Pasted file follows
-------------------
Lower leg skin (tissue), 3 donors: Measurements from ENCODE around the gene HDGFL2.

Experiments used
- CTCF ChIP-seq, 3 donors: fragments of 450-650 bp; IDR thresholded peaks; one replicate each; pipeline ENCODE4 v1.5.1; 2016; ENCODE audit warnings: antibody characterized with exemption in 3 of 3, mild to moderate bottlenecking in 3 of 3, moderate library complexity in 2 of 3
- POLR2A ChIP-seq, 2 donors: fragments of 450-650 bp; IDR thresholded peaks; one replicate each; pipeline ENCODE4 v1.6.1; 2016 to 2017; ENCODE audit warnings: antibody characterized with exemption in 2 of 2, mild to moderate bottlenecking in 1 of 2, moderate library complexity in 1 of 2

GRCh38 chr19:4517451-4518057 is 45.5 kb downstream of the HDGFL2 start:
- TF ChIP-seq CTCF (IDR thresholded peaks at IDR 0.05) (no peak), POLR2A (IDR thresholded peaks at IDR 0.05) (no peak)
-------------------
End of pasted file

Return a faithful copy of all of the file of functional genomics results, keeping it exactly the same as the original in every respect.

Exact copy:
Lower leg skin (tissue), 3 donors: Measurements from ENCODE around the gene HDGFL2.

Experiments used
- CTCF ChIP-seq, 3 donors: fragments of 450-650 bp; IDR thresholded peaks; one replicate each; pipeline ENCODE4 v1.5.1; 2016; ENCODE audit warnings: antibody characterized with exemption in 3 of 3, mild to moderate bottlenecking in 3 of 3, moderate library complexity in 2 of 3
- POLR2A ChIP-seq, 2 donors: fragments of 450-650 bp; IDR thresholded peaks; one replicate each; pipeline ENCODE4 v1.6.1; 2016 to 2017; ENCODE audit warnings: antibody characterized with exemption in 2 of 2, mild to moderate bottlenecking in 1 of 2, moderate library complexity in 1 of 2

GRCh38 chr19:4517451-4518057 is 45.5 kb downstream of the HDGFL2 start:
- TF ChIP-seq CTCF (IDR thresholded peaks at IDR 0.05) (no peak), POLR2A (IDR thresholded peaks at IDR 0.05) (no peak)